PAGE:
fratching

[ frach-ing ]
/ ˈfrætʃ ɪŋ /
|

noun British Dialect.

a quarrel; disagreement; argument.

Nearby words

  1. fraser, peter,
  2. fraser, simon,
  3. frass,
  4. frat,
  5. fratch,
  6. frater,
  7. fraternal,
  8. fraternal insurance,
  9. fraternal society,
  10. fraternal twin

Origin of fratching

First recorded in 1755–65; fratch + -ing1

fratch

[ frach ]
/ frætʃ /
British Dialect

verb (used with object)

to disagree; quarrel.

noun

a quarrel; argument; dispute.

Origin of fratch

1400–50; late Middle English fracchen to creak, of uncertain origin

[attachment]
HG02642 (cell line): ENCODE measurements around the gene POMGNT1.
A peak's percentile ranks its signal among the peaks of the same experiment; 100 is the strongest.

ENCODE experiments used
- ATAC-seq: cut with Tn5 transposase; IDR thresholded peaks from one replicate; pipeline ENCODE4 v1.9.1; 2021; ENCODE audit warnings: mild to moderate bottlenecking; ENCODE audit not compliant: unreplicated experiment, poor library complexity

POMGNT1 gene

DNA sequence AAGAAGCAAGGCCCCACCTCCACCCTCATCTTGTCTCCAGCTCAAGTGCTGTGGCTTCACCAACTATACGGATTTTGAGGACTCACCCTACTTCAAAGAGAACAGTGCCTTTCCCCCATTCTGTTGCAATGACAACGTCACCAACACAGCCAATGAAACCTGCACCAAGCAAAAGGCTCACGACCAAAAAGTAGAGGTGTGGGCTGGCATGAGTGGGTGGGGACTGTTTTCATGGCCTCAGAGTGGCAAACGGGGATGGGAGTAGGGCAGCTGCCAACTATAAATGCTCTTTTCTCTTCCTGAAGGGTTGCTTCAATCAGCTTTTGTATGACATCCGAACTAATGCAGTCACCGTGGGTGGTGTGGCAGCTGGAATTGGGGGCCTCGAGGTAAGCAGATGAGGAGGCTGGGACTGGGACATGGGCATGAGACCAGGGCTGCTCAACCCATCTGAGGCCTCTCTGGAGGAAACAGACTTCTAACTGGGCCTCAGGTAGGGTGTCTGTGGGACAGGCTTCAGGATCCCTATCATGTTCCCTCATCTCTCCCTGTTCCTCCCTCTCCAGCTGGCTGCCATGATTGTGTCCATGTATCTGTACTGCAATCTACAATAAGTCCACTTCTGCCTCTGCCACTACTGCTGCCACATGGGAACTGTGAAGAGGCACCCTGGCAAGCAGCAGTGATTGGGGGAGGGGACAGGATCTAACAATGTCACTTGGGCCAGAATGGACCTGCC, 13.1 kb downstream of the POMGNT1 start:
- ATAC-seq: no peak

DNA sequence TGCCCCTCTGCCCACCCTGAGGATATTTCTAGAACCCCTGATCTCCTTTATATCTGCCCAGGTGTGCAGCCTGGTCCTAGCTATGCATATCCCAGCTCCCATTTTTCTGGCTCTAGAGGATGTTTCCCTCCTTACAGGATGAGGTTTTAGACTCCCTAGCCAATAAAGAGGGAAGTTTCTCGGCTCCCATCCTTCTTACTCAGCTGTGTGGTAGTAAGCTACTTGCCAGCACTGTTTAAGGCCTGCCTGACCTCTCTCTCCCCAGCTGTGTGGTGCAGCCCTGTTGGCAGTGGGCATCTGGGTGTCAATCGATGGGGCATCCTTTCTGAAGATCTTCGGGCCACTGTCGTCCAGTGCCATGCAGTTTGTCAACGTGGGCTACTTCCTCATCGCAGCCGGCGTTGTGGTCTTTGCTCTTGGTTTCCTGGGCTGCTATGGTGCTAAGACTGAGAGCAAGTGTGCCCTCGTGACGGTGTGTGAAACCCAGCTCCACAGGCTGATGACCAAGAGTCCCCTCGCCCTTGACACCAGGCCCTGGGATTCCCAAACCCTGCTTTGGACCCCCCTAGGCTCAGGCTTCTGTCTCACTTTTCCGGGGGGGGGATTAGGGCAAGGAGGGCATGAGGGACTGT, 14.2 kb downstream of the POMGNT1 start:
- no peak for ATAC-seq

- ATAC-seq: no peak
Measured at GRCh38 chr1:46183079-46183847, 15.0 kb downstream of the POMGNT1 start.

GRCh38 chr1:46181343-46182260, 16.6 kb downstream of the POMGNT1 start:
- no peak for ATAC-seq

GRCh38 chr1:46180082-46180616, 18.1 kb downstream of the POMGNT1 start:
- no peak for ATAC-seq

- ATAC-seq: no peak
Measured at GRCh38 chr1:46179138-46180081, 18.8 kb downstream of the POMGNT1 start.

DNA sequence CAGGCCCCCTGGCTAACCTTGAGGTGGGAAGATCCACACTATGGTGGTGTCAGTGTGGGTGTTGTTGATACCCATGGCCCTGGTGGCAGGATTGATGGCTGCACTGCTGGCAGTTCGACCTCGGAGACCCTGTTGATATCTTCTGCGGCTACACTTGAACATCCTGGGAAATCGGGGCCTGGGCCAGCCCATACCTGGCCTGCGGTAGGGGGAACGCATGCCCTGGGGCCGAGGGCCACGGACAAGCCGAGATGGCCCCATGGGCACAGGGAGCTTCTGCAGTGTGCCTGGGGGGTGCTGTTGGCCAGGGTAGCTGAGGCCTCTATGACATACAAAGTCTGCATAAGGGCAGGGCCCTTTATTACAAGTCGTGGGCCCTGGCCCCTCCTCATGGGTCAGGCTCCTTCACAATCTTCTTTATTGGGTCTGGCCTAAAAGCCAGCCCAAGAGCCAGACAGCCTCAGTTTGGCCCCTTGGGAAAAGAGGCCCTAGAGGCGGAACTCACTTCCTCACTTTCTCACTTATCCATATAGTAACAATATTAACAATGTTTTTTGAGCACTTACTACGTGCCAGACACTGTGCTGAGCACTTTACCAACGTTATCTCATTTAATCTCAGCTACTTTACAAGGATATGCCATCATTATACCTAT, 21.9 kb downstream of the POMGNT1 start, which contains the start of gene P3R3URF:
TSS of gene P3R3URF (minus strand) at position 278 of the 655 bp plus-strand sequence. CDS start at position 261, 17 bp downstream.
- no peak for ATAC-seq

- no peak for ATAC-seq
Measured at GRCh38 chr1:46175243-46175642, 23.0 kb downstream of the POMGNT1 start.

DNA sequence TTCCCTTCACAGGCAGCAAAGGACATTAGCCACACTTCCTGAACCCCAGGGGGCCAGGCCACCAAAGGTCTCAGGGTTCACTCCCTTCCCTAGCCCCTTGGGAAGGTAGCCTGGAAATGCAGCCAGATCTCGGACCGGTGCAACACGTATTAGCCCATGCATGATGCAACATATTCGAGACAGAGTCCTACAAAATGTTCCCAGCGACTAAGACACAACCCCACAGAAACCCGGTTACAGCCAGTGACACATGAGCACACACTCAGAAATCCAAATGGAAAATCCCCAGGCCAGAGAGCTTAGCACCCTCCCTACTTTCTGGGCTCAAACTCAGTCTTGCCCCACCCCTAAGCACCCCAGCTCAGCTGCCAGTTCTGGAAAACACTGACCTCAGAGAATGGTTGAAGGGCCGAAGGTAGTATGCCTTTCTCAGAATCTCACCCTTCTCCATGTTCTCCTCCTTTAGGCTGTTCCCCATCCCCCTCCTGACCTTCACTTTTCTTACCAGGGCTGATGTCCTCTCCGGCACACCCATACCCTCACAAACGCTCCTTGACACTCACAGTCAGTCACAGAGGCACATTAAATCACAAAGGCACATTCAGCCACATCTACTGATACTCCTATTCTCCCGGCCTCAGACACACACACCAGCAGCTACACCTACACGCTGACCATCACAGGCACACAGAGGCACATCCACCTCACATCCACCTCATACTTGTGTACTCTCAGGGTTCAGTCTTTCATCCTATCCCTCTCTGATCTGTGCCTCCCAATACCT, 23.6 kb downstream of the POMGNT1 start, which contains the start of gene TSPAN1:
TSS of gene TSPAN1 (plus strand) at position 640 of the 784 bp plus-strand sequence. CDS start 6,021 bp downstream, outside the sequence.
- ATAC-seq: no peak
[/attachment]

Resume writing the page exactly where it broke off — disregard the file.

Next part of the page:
Related formsfratch·er, noun

Dictionary.com Unabridged Based on the Random House Unabridged Dictionary, © Random House, Inc. 2019

Examples from the Web for fratching

  • He set up his fratching at breakfast acause his porridge was burnt, and kept at it all day.

    More Tales of the Ridings|Frederic Moorman
  • They were fratching—quarrelling—I could hear 'em as well as see 'em.

    The Borough Treasurer|Joseph Smith Fletcher


British Dictionary definitions for fratching

fratch

/ (frætʃ) /

noun

English dialect a quarrel
Derived Formsfratchy, adjective

Word Origin for fratch

C19: from obsolete fratch to make a harsh noise; perhaps of imitative origin

Collins English Dictionary - Complete & Unabridged 2012 Digital Edition © William Collins Sons & Co. Ltd. 1979, 1986 © HarperCollins Publishers 1998, 2000, 2003, 2005, 2006, 2007, 2009, 2012